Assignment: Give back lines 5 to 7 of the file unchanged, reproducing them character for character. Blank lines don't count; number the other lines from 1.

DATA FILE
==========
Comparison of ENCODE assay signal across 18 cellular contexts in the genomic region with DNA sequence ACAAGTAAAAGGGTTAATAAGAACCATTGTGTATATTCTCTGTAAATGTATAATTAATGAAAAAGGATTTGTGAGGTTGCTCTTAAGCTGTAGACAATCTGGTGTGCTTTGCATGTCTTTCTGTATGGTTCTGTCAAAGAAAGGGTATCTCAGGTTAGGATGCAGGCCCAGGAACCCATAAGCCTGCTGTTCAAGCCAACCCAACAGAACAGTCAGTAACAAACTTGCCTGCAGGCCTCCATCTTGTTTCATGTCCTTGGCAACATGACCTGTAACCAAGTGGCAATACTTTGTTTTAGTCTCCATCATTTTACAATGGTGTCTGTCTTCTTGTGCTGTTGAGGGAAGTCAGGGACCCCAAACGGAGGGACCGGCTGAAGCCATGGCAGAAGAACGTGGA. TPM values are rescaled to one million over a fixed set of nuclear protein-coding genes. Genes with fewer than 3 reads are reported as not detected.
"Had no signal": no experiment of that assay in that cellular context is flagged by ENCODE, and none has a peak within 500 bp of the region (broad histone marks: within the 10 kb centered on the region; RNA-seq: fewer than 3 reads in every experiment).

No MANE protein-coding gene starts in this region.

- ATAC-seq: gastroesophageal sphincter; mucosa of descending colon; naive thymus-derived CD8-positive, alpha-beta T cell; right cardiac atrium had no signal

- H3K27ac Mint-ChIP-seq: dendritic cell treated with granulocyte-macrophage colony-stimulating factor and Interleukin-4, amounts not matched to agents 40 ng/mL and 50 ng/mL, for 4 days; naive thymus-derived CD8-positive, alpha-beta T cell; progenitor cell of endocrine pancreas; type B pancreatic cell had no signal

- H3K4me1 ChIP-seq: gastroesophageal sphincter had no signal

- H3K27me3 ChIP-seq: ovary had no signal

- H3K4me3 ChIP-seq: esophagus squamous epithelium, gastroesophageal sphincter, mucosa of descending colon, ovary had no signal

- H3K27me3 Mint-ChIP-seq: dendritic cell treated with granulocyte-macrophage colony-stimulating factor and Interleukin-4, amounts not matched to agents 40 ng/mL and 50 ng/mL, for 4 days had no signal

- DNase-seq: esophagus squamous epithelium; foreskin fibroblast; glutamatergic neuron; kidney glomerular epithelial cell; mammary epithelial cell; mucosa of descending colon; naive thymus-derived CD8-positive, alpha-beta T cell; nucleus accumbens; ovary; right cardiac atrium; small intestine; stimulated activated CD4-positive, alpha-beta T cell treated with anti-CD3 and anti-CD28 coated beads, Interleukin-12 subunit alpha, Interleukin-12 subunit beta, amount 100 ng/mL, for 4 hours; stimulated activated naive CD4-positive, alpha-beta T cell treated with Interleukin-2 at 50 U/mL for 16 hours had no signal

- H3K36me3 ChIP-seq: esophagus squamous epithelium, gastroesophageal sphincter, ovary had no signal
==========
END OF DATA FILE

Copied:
- H3K27ac Mint-ChIP-seq: dendritic cell treated with granulocyte-macrophage colony-stimulating factor and Interleukin-4, amounts not matched to agents 40 ng/mL and 50 ng/mL, for 4 days; naive thymus-derived CD8-positive, alpha-beta T cell; progenitor cell of endocrine pancreas; type B pancreatic cell had no signal

- H3K4me1 ChIP-seq: gastroesophageal sphincter had no signal

- H3K27me3 ChIP-seq: ovary had no signal